I'm studying Circuit Analysis and a sample problem is as follows:

enter image description here

I'm not really sure how to approach the problem. My intuition leads me to believe that the two voltage sources are acting against one another versus stacking their effect.

When I search this problem online, I come across examples of superposition, which breaks the circuit apart, analyzes the individual parts, then brings the parts together in an additive or subtractive manner. Thus far in my studies I haven't learned superposition, thus I feel that I shouldn't need it to find the required values.

I'm not looking for a walkthrough for this problem, just somewhere to start. I've thus far learned KVL, KCL, and Ohm's Law. Apparently KVL should be sufficient for solving this problem, I'm just not seeing it.

What method would I use to find the current? I believe that if I know the current I can solve the remainder of the problem.


4 Answers 4


In this circuit KVL would be enough to solve. Applying KVL would sum all voltages and equal them to zero. Initially taking the given current direction as correct, we have: 5-i-9i-10-10i = 0, then i = -0.25, which tells us the current is in opposite direction regarding the one given in the image.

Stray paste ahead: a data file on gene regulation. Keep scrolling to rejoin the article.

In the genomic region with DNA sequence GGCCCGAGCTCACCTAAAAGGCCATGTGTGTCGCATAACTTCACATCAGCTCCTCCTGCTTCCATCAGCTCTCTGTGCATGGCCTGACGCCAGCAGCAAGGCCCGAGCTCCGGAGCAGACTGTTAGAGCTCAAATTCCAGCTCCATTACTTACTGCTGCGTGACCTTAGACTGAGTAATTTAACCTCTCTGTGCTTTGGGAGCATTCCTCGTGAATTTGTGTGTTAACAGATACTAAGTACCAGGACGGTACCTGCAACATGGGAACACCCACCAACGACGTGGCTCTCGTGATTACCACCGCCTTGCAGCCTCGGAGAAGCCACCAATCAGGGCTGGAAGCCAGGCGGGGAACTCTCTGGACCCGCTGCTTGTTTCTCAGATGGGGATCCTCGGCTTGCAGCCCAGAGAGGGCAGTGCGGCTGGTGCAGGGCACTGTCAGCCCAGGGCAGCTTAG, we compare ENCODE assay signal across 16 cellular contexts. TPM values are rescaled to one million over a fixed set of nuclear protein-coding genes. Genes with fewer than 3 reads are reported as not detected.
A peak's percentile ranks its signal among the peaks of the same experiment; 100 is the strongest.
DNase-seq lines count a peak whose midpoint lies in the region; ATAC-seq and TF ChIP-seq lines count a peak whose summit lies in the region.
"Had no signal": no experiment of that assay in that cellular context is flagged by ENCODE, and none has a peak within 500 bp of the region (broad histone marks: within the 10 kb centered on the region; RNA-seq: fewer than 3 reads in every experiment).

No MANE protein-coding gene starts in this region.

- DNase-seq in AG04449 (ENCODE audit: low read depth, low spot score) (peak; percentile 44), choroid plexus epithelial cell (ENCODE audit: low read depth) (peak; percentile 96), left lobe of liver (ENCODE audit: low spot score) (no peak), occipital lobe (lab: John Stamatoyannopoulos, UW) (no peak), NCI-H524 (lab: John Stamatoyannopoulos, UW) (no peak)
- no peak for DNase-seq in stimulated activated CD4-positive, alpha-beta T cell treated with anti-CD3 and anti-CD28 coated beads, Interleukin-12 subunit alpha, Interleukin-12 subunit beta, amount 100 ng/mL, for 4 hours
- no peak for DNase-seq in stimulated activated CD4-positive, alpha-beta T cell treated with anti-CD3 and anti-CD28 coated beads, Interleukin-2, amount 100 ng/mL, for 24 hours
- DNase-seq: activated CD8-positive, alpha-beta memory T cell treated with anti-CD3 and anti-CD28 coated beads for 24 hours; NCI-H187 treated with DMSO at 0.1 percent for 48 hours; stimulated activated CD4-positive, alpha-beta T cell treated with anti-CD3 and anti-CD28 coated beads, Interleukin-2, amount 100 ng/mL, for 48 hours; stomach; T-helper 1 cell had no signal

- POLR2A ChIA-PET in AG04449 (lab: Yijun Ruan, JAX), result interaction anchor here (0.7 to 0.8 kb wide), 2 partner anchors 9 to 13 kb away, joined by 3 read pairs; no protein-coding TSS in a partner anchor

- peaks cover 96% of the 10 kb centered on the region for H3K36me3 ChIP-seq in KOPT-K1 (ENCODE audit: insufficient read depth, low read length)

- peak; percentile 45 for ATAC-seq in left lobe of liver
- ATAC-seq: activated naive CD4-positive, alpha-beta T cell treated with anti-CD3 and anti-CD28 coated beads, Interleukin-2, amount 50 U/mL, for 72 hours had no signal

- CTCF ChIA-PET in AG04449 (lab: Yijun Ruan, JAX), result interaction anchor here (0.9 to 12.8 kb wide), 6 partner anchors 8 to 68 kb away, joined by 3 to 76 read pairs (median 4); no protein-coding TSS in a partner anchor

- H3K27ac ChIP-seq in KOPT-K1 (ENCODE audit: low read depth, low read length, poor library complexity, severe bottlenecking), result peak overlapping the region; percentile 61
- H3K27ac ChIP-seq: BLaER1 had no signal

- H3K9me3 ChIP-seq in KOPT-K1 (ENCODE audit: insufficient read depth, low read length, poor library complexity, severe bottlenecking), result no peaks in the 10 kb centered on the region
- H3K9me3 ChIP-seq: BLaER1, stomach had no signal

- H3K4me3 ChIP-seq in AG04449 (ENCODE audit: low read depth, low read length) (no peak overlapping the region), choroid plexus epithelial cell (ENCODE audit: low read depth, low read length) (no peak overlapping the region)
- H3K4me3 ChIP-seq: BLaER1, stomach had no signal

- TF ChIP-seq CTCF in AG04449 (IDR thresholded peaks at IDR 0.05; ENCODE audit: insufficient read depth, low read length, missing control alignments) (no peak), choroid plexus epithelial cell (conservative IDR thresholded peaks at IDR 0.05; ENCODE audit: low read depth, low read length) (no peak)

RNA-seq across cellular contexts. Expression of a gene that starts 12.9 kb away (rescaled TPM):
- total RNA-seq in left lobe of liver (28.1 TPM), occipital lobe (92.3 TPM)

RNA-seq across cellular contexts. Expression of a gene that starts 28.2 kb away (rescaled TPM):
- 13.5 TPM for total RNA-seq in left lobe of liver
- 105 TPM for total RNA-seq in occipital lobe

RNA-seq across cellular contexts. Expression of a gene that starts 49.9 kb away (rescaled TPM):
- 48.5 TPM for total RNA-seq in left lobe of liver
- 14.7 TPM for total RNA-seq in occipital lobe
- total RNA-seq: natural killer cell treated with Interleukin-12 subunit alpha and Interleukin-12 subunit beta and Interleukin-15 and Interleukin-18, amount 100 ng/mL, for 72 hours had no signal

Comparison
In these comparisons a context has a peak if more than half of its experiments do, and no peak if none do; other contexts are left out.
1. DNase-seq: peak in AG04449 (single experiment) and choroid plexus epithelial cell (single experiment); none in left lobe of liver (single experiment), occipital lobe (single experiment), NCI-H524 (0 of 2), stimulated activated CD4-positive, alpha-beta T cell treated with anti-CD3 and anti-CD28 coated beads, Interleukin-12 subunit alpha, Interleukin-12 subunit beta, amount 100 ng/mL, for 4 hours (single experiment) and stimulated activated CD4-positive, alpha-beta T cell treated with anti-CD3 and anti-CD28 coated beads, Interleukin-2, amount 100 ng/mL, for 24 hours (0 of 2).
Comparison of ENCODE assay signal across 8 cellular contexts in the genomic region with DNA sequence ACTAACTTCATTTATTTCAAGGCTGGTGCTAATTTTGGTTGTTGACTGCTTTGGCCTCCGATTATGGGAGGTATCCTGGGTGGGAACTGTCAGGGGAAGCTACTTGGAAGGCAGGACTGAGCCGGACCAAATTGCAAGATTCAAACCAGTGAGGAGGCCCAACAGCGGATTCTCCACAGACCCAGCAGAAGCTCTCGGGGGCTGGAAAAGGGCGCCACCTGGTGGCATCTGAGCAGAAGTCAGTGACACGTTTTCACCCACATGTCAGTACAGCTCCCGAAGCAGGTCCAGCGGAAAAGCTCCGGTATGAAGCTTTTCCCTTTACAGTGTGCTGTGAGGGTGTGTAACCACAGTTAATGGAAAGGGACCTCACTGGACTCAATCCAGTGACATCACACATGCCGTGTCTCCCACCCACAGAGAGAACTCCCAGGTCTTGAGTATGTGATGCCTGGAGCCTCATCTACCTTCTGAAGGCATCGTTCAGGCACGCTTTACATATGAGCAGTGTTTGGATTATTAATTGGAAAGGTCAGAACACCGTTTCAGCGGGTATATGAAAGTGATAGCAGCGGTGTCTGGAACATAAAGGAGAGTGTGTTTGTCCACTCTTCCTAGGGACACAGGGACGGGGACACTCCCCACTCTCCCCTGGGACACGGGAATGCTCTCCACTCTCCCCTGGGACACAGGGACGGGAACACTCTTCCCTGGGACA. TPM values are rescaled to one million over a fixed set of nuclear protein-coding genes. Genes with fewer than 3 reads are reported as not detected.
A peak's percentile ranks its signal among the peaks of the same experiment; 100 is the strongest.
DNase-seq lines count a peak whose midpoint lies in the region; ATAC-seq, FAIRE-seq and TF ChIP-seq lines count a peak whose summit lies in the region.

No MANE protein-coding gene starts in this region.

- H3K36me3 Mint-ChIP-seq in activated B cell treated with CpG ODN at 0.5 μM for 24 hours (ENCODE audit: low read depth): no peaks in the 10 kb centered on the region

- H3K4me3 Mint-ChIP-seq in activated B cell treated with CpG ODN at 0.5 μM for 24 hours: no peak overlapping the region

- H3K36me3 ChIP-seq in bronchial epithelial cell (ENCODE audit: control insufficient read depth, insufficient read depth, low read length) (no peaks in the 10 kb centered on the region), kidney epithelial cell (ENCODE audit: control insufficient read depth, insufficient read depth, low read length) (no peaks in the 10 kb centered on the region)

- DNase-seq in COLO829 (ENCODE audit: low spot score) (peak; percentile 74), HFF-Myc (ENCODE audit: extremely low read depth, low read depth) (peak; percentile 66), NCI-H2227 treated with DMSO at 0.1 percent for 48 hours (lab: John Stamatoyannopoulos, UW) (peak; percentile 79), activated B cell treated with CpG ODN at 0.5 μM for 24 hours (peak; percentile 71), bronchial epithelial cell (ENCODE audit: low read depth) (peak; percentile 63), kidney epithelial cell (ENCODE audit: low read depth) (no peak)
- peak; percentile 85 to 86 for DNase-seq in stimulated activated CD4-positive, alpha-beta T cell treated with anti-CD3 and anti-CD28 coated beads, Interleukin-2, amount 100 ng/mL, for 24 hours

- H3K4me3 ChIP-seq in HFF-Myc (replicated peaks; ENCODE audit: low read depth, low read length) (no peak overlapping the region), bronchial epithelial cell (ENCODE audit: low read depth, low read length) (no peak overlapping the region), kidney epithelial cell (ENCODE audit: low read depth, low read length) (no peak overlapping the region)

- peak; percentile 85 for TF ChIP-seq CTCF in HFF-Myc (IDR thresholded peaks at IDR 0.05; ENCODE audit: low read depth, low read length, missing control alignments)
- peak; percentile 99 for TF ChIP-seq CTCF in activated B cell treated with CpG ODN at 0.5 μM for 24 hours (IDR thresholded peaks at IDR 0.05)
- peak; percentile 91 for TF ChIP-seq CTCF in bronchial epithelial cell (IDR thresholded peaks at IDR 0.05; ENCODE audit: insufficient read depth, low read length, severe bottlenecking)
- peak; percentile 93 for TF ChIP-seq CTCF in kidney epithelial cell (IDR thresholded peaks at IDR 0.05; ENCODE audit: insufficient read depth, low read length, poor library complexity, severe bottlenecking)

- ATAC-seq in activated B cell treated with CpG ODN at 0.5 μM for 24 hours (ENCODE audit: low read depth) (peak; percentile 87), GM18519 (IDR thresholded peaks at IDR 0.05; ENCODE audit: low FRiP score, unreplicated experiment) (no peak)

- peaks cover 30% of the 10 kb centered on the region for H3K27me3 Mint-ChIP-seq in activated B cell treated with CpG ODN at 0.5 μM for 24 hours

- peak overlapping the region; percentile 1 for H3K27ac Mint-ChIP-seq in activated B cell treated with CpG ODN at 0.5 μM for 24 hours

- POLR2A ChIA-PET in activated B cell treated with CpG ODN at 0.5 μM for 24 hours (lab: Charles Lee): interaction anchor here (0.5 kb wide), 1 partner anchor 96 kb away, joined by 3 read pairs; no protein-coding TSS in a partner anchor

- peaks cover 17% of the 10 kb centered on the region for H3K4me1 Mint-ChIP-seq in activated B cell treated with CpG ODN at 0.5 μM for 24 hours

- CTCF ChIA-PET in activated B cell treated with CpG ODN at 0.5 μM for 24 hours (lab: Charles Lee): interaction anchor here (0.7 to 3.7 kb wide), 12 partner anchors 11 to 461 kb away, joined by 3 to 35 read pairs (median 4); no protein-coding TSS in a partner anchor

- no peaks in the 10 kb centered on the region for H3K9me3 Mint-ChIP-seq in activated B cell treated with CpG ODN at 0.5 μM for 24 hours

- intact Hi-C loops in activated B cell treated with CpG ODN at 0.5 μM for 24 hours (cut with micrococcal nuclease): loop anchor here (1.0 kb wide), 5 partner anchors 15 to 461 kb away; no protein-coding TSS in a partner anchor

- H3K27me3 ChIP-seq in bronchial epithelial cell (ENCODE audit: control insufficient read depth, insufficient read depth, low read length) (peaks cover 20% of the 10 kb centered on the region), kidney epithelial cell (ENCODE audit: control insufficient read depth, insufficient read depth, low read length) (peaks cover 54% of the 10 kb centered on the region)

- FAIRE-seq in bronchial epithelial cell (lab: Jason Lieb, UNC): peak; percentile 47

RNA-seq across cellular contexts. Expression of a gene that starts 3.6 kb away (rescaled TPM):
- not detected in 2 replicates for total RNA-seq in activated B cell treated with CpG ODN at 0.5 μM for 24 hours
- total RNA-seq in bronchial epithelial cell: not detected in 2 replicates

Found the current, Vab is the voltage across the 1ohm resitor. As current flows from B to A(we know that because we discovered its value in the topic a) ), the voltage Vab is negative, so Vab = -1*0.25 = -0.25V.

Finally,the voltage in node B is GREATER than the voltage in node A. We know that because if you measure the voltage from B to GND you will find Vb = 5 + 0.25 = 5.25V, while Va is 5V because is the source voltage.


Apparently KVL should be sufficient for solving this problem, I'm just not seeing it.

It's as simple as adding up all the voltage drops around the loop, like you'd do in any KVL problem:

$$5\ {\rm V} - i (1\ {\rm \Omega}) - i (9\ {\rm \Omega}) - 10\ {\rm V} - i (10\ {\rm \Omega}) = 0$$

This is one equation with one unknown, and it's linear, so it will have a single unique solution.


All the components are in series so you can re-arrange in any manner providing you keep the voltage polarities the same. This means you can have the 10 ohm resistor that is in the ground limb moved up in the top limb. This should make it a lot easier to see the wood from the trees.


This circuit is a single loop with all components in series, so all the components of the same type can be merged into their series combinations. The exception is RA1, since we're interested in the voltage across it - we can't merge it for that purpose. But we can merge it to determine the current in the loop.

  1. Merge RA2+RA3 into RB23.
  2. Merge VB1+VB2 into VC12.
  3. Merge RC23+RC1 into RD123.


simulate this circuit – Schematic created using CircuitLab

  • The current \$i = 5{\,\rm V}/20{\,\Omega} = 1/4{\,\rm A}\$.
  • The voltage across RC1 is \$v_{RC1} = 1{\,\Omega}\cdot 1/4{\,\rm A}=1/4{\,\rm V}\$.
  • Due to polarity of VC12, the voltage at B is higher than the voltage at A.

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